Cell culture

The human RPE cell line (ARPE-19, Shanghai GuanDao Biotech Co., Ltd., Shanghai, China) was cultured in Dulbecco’s modified Eagle’s medium and F-12 nutrient mixture (Hyclone, Logan, UT, U.S.A.), supplemented with 10% FBS (Gibco, Grand Island, NY, U.S.A.) and penicillin (100 U/ml)/streptomycin (100 μg/ml) (Sigma-Aldrich, St.Louis, MO, U.S.A.). Cells were cultivated at 37°C in a humidified atmosphere of 5% CO2. Cells that had grown to 80% confluence were used in the experiments. For primary RPE cells, the PRPE cells isolated from retina were seeded into matrigel (BD Biosciences, San Jose, CA, U.S.A.) treated plates and cultured by ‘Miller medium’ (DMEM, N1 medium supplement, MEM-non-essential amino acids, 2 mM GlutaMAX™-I, 250 μg/ml taurine, 20 ng/ml hydrocortisone, 13 ng/ml triiodothyronin and antibiotics) supplemented with 20% FBS. On the next day, medium was changed to ‘Miller medium’ supplemented with 5% FBS. After plating, cells were treated with normal glucose (5 mM, NG group), high glucose (30 mM, HG group), mannitol (30 mM, isotonic control) or temporary high glucose treatment. For ARPE-19 cells, cells in temporary high glucose group were treated with high glucose (30 mM) for 3 days followed by normal glucose (5 mM) for 3 days. For PRPE cells, cells in temporary high glucose group were treated with high glucose for 2 days followed by normal glucose for 4 days. For APS treatment, APS (12.5, 25 and 50 µg/ml) was dissolved in normal glucose condition and added to cells whenever high glucose was replaced with normal glucose (Supplementary Figure S1).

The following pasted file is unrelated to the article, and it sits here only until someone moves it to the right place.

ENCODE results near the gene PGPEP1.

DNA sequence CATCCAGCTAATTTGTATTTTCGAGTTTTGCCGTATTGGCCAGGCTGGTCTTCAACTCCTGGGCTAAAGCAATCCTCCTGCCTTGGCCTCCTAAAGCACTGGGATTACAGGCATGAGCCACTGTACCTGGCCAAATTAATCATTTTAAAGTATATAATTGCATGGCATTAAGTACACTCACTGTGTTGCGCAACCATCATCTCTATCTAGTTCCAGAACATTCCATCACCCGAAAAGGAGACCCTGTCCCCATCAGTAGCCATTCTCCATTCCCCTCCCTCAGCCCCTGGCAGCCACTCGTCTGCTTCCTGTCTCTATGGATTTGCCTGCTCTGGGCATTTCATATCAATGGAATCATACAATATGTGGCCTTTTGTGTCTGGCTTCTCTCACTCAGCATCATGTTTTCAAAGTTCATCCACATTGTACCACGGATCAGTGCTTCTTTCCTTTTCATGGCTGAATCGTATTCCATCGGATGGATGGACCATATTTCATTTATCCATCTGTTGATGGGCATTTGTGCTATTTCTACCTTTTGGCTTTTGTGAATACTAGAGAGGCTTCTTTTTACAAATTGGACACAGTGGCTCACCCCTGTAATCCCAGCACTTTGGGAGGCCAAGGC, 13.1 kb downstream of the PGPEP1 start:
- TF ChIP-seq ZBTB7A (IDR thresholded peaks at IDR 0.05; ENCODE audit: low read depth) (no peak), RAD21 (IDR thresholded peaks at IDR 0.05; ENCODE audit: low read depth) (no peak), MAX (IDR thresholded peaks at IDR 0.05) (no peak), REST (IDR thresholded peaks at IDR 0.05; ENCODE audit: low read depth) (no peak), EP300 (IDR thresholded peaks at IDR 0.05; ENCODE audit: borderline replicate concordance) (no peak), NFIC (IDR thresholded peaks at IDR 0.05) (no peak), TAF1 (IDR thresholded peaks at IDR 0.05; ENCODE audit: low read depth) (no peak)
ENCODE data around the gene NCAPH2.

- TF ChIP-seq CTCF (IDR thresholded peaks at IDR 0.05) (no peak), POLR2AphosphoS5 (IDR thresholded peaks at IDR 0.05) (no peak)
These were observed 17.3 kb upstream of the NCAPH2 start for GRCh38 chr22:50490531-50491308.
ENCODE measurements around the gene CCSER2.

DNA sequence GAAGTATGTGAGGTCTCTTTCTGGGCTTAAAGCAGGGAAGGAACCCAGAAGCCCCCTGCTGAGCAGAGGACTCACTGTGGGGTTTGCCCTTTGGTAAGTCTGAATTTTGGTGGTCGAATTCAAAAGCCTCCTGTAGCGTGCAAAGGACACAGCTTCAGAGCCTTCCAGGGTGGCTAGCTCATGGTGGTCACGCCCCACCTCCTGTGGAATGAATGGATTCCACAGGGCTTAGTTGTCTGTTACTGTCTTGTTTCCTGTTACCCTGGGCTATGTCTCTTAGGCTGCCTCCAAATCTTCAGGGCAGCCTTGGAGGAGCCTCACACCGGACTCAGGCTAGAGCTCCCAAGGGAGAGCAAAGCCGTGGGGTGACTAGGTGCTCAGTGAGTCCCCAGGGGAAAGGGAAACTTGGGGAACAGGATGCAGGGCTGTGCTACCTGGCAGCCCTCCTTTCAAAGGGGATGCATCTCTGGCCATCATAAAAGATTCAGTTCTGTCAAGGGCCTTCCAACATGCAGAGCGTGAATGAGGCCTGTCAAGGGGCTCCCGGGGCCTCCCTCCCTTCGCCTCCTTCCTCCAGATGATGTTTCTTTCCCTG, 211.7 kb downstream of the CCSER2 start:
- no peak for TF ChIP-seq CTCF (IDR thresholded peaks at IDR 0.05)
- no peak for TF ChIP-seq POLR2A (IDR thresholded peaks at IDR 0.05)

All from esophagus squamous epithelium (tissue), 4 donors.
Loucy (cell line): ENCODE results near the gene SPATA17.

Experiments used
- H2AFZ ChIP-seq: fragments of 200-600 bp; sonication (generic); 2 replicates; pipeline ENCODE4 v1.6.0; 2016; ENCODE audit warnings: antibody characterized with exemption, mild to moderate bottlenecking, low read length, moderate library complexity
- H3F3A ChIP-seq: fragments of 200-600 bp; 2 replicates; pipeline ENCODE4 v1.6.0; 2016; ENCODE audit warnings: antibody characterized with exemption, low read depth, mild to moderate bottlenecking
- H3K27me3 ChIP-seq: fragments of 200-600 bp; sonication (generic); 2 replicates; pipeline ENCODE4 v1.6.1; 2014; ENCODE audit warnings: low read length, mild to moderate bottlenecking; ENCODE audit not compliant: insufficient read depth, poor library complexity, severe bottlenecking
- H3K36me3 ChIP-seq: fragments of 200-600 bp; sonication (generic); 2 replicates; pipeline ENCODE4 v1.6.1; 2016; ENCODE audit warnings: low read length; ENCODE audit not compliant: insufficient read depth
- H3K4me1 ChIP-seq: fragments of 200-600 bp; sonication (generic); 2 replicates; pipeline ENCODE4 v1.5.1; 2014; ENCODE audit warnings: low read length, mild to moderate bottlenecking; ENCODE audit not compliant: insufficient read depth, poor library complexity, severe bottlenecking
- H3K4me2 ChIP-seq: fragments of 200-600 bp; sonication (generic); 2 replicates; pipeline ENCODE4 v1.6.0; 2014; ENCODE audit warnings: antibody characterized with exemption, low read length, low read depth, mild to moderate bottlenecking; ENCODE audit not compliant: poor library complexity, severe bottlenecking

Transfection

MicroRNA oligos and shRNA-expressing pGPH1 plasmids were ordered from GenePharma (Shanghai, CN). For microRNA studies, ARPE-19 cells were seeded onto six-well plate and transfected with 25 pmol of miR-204 mimics, miR-204 inhibitor or their scramble control (NC) using 7.5 µl of Lipofectamine RNAiMAX reagent (Thermo Scientific, San Jose, CA, U.S.A.). For RNA interference studies, pGPH1-shSIRT1 or pGPH1-scramble plasmids (1 µg/well) and Lipofectamine 2000 (3 µl/well) were mixed and applied to ARPE-19 cells in six-well plate.